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Publication numberUS8166319 B2
Publication typeGrant
Application numberUS 12/496,879
Publication dateApr 24, 2012
Filing dateJul 2, 2009
Priority dateJul 2, 2009
Also published asEP2449445A1, US20110004775, WO2011000796A1
Publication number12496879, 496879, US 8166319 B2, US 8166319B2, US-B2-8166319, US8166319 B2, US8166319B2
InventorsJim Svensson, Matthias Kamuf
Original AssigneeTelefonaktiebolaget L M Ericsson (Publ)
Export CitationBiBTeX, EndNote, RefMan
External Links: USPTO, USPTO Assignment, Espacenet
Methods and systems for use-case aware voltage selection
US 8166319 B2
Abstract
Systems and methods according to these exemplary embodiments provide for optimizing voltage use in digital circuits. This can be obtained by creating situations for digital circuits such that the effective critical path (ECP) can be used such as, for example, the case where a digital circuit includes a plurality of voltage domains powered by individual and possibly different voltage sources. This can then reduce voltage use in digital circuits.
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Claims(12)
1. A method for operating a device having a plurality of voltage domains and a plurality of functional units comprising:
executing a first set of instructions on a first functional unit having a first voltage domain;
executing a second set of instructions on a second functional unit having a second voltage domain;
receiving information including a program, performance constraints and a table, wherein said table includes matched information of operations and indicator sets; analyzing said information; and
outputting said use-case table and said binary program,
wherein said first voltage domain is different than said second voltage domain, and
wherein an overall energy consumed by said device during execution is minimized by partitioning said instructions into said first and second sets.
2. The method of claim 1, further comprising:
storing a use-case table associated with a binary program which has been partitioned into said first and second sets of instructions;
retrieving an indicator set for a use-case for each voltage domain from said use-case table;
configuring an indicator generator for each voltage domain based said indicator set for said use-case for each voltage domain, wherein each configuration of said indicator generator for each voltage domain is associated with a path in said device to optimize voltage used within each voltage domain; and
initializing a voltage regulator associated with each voltage domain prior to executing said first and second sets of instructions on said first and second sets of functional units, respectively.
3. The method of claim 2, wherein said program includes at least one command.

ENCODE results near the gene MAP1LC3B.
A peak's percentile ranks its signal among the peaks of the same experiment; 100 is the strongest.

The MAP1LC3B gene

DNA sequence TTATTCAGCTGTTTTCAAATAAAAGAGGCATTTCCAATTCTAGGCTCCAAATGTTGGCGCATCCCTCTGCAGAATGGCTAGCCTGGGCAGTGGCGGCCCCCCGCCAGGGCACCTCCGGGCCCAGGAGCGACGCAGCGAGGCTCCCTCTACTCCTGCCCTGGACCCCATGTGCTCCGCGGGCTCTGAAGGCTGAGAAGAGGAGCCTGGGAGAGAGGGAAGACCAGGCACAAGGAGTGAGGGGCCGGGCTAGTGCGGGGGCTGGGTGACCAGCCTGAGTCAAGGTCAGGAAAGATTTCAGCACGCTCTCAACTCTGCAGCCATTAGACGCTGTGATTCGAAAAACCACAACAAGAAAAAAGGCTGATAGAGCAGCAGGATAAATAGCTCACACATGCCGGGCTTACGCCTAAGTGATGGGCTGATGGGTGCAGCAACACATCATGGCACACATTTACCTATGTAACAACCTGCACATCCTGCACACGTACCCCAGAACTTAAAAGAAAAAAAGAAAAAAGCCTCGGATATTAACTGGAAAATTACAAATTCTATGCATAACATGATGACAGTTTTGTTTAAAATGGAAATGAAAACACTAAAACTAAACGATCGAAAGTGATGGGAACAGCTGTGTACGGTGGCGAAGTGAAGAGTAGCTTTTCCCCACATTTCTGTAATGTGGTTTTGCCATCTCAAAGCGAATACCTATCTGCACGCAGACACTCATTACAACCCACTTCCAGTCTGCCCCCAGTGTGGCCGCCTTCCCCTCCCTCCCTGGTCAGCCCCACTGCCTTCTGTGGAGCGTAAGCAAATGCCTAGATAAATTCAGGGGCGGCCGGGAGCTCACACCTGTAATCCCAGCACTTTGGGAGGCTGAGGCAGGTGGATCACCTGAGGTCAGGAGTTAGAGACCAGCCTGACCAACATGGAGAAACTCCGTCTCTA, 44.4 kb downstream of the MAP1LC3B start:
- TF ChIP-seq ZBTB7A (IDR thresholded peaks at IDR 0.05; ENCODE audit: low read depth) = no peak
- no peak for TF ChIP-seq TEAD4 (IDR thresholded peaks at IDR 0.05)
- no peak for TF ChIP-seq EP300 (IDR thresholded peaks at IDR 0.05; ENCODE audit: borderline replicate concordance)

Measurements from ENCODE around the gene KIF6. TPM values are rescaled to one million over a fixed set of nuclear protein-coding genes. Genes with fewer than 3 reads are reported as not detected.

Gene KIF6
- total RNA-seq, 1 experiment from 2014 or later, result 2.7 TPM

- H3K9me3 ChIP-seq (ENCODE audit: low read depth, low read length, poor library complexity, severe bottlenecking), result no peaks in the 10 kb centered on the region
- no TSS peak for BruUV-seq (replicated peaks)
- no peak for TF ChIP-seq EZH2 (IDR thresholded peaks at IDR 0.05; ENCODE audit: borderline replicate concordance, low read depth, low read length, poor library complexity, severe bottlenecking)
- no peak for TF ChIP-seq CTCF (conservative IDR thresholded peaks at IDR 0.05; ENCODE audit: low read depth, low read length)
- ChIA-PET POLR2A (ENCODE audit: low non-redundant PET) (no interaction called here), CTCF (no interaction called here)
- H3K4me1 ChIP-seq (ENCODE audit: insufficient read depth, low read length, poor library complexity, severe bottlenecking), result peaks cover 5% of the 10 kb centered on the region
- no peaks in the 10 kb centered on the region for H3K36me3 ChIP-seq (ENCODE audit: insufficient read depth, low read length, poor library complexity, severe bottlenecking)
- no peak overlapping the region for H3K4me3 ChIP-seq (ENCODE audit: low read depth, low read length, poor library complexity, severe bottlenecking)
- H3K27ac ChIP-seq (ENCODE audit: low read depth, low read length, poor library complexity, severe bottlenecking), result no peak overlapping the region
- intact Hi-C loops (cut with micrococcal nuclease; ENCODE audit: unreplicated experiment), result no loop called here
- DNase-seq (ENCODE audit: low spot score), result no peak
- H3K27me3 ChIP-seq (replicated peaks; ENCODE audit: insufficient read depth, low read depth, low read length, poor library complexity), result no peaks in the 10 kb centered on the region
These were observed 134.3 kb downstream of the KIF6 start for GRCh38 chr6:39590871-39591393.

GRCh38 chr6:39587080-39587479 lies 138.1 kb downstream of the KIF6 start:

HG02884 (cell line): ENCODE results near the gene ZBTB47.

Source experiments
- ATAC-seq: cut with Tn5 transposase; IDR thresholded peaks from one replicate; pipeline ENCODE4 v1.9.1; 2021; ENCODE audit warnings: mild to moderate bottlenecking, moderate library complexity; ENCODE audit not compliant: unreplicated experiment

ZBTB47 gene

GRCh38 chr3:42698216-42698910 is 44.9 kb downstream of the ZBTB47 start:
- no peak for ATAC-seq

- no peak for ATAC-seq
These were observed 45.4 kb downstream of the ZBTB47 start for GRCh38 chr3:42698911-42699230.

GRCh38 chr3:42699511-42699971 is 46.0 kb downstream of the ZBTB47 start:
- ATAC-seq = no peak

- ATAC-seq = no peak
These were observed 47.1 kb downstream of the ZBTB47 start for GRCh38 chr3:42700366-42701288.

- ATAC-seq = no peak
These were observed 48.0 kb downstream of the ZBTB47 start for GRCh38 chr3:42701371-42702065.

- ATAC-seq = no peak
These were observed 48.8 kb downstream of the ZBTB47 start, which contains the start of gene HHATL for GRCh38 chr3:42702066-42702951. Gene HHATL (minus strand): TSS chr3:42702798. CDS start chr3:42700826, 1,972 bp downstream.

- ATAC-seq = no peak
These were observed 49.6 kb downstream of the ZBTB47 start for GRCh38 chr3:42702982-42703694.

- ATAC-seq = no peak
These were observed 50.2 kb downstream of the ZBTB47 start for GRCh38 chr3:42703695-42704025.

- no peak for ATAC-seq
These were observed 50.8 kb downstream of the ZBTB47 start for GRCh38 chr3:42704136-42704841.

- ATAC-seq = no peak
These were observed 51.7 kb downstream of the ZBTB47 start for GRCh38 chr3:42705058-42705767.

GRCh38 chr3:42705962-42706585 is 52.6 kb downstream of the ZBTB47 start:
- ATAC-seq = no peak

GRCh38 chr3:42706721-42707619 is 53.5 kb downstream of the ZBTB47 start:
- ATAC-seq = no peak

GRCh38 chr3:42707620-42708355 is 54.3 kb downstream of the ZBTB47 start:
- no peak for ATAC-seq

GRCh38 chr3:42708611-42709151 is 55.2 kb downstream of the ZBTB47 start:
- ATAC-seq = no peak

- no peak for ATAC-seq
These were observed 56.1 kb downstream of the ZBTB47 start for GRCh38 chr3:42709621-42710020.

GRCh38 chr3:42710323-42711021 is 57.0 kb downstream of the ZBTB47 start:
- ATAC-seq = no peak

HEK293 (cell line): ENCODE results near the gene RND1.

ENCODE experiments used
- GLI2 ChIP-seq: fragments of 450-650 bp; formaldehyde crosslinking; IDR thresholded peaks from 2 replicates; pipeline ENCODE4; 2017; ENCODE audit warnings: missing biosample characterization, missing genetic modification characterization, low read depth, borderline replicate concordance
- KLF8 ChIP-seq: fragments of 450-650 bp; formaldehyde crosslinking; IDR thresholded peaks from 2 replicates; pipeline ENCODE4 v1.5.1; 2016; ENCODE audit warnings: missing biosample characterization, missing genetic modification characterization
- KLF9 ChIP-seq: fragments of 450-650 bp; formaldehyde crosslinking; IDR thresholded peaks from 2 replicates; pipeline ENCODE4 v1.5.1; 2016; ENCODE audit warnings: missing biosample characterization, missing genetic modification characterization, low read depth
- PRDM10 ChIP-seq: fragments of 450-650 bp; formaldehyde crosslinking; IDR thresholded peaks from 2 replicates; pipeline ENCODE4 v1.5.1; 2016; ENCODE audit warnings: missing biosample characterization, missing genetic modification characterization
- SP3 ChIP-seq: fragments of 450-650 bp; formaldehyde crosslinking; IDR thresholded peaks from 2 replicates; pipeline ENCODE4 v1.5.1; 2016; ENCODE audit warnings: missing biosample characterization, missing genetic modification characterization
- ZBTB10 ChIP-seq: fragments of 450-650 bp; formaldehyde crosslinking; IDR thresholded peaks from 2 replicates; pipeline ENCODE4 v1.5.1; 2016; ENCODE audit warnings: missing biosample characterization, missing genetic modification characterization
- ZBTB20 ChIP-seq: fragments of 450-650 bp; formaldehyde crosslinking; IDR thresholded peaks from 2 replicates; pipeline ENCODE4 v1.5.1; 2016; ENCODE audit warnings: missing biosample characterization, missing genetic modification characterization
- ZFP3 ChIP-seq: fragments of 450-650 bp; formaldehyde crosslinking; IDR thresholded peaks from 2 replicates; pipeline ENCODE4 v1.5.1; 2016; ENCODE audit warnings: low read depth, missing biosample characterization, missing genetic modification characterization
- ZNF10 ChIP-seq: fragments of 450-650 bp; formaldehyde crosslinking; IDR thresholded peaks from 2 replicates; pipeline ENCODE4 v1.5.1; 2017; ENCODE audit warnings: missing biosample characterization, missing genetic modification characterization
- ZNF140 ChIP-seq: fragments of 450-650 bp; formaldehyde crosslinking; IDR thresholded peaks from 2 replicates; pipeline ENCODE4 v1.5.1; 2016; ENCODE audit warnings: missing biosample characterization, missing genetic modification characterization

4. The method of claim 3, wherein said command includes at least one of addition, subtraction and multiplication.
5. The method of claim 1, wherein said performance constraints include at least one of latency information and throughput information.
6. The method of claim 1, wherein said step of analyzing said information further comprises:
determining operations for each use-case;
retrieving weights from said table;
determining an operation with a highest weight; and
finding an indicator set for said operation with said highest weight.
7. A device comprising:
a first functional unit configured to execute a first set of program instructions;
a first voltage supply connected to said first functional unit for supplying a first voltage thereto;
a second functional unit configured to execute a second set of program instructions;
a second voltage supply connected to said second functional unit for supplying a second voltage thereto, said first voltage being different than said second voltage;
a controller for providing said first and second sets of program instructions to said first and second functional units, respectively, and for controlling said first and second voltage supplies to output said first and second voltages, respectively; and
an operation mapping table which includes a mapping between each program instruction and a weight which is associated with a voltage needed by said device when said program instruction is executed by said device.
8. The device of claim 7, wherein said first and second functional units are any one of: processors, processor cores and accelerators.
9. The device of claim 7, wherein said controller uses said weights stored in said operation mapping table to partition program instructions into said first and second sets of program instructions in a manner intended to minimize overall energy consumption by said device.